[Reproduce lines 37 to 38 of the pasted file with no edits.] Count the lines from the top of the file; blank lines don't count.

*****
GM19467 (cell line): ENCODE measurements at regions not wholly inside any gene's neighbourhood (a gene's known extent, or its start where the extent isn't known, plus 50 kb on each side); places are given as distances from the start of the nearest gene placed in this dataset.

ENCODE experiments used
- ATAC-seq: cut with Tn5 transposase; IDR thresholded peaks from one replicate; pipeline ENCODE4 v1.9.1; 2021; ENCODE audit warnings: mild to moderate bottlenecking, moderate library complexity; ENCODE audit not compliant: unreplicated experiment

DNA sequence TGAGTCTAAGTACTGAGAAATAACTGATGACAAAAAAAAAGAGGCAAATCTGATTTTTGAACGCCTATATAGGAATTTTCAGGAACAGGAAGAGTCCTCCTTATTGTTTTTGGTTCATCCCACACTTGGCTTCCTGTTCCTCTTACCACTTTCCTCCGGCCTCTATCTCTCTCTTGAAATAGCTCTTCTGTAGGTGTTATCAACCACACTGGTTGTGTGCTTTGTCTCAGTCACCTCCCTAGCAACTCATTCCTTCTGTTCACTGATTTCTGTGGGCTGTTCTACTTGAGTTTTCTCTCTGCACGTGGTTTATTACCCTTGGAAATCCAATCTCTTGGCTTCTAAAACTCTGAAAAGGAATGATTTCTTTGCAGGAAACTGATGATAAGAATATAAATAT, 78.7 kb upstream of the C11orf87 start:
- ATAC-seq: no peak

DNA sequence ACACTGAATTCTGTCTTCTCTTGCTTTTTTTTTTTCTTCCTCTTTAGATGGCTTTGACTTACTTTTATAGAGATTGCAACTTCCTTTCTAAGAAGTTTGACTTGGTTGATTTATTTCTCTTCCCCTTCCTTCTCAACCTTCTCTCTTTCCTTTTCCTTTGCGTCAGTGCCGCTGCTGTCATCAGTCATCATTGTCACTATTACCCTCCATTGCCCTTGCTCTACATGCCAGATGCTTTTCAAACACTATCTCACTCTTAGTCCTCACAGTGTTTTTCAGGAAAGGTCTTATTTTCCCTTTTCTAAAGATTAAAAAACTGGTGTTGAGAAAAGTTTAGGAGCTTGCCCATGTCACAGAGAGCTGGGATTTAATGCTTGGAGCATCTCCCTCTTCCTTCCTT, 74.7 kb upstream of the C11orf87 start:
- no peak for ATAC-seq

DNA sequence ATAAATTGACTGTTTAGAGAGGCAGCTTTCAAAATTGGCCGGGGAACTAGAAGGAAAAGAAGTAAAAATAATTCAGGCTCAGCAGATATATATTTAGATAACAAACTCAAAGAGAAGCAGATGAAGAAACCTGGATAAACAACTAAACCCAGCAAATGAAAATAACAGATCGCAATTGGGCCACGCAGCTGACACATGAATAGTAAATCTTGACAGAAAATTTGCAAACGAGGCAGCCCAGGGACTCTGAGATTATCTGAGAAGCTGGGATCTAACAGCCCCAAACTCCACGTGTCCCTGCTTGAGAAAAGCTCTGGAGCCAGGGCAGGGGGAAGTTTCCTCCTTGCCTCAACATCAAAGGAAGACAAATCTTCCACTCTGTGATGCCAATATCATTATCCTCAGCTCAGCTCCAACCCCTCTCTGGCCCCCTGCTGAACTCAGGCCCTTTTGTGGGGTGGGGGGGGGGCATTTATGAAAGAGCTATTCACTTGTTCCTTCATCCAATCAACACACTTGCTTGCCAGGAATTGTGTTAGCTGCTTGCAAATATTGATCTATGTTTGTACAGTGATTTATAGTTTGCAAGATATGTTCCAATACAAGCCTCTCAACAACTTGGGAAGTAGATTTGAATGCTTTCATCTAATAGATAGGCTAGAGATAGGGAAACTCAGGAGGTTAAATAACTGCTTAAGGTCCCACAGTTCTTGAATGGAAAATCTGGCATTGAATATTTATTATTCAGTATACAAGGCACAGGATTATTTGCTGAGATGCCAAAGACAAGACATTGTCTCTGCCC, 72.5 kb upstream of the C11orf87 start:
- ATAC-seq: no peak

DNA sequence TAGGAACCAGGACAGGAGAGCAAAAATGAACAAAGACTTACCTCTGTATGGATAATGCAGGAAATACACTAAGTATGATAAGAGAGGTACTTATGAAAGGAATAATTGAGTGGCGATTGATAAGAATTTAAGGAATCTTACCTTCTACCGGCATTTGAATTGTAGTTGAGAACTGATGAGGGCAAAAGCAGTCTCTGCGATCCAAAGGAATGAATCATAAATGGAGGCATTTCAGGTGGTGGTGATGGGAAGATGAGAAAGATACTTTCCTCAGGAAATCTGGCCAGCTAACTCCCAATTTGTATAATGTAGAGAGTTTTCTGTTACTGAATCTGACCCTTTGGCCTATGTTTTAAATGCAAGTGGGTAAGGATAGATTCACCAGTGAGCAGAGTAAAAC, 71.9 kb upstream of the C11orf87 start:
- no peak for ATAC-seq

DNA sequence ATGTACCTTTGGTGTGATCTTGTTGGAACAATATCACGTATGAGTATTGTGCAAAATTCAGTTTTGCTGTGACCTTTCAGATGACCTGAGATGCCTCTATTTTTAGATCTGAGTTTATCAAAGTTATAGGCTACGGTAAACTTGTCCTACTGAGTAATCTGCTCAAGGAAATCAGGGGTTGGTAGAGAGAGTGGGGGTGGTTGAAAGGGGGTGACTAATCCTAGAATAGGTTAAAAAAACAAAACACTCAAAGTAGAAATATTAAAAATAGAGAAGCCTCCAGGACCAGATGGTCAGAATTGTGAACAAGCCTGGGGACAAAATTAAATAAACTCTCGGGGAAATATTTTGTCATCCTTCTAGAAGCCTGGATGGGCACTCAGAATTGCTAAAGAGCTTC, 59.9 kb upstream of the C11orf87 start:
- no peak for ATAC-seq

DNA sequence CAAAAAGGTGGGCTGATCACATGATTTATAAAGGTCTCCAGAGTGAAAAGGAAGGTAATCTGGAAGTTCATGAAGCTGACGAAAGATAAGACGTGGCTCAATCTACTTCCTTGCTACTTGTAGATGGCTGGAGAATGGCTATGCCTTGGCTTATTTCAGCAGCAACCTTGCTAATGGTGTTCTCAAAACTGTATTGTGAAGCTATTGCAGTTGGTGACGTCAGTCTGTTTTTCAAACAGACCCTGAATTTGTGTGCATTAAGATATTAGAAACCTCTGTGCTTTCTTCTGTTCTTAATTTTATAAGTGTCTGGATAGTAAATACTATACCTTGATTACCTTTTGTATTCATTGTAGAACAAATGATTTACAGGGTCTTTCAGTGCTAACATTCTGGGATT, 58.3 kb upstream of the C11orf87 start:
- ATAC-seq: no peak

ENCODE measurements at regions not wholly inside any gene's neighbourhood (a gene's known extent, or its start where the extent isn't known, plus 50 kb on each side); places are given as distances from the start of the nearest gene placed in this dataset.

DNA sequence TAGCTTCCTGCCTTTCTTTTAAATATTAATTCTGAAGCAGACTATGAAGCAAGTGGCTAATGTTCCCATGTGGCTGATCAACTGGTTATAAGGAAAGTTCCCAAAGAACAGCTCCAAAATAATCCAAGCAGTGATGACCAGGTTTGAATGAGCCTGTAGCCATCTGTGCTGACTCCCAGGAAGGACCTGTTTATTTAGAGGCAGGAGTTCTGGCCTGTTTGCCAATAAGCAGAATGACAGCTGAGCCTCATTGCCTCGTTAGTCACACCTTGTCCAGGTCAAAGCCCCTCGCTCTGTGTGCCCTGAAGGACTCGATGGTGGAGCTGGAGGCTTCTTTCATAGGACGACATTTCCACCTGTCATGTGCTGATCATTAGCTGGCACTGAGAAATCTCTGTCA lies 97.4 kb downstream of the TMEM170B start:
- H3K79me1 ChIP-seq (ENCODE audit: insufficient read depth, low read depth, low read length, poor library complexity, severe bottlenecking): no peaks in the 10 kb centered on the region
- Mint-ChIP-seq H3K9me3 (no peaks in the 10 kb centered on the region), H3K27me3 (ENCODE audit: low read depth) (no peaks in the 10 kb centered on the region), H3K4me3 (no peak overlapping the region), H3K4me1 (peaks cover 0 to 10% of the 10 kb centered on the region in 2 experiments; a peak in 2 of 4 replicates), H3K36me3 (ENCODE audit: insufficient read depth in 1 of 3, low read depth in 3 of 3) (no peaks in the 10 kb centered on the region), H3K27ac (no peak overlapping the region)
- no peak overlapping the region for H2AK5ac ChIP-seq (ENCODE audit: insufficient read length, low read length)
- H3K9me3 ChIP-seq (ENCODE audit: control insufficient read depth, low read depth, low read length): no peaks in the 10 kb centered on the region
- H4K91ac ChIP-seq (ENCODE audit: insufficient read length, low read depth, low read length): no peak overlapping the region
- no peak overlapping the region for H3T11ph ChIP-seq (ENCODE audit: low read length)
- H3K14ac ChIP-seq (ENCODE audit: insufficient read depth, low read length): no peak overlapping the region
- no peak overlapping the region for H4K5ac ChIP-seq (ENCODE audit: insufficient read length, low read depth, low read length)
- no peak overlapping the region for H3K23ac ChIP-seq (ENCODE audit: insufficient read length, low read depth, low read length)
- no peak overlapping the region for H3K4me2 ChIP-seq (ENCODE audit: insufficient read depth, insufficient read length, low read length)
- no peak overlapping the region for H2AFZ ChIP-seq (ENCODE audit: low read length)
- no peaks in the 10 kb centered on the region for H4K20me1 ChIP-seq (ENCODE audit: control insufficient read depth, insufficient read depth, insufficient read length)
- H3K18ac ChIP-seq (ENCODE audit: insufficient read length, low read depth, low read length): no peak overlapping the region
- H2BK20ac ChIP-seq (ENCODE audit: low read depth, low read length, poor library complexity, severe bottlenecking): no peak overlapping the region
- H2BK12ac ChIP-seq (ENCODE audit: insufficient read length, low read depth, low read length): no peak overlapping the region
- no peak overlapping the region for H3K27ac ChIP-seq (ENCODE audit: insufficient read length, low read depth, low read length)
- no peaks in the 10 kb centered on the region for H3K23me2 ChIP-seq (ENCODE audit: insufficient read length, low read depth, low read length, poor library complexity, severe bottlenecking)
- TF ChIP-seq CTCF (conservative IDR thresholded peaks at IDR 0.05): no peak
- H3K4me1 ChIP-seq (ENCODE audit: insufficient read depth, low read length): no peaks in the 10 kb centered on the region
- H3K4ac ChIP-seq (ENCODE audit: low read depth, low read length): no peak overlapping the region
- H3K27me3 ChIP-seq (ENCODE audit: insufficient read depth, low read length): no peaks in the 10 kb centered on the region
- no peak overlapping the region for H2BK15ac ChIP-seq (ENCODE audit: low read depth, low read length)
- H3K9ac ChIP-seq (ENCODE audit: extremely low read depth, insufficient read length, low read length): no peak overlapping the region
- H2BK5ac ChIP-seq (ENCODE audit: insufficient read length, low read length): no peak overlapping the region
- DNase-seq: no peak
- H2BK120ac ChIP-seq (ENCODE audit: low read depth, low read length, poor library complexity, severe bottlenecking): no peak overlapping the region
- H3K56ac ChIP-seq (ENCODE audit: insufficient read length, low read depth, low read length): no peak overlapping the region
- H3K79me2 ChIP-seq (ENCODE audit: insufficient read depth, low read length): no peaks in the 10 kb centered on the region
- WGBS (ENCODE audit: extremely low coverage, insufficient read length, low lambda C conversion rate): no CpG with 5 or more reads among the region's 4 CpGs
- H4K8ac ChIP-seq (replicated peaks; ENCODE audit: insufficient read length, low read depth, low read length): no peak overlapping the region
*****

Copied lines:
- H3K4ac ChIP-seq (ENCODE audit: low read depth, low read length): no peak overlapping the region
- H3K27me3 ChIP-seq (ENCODE audit: insufficient read depth, low read length): no peaks in the 10 kb centered on the region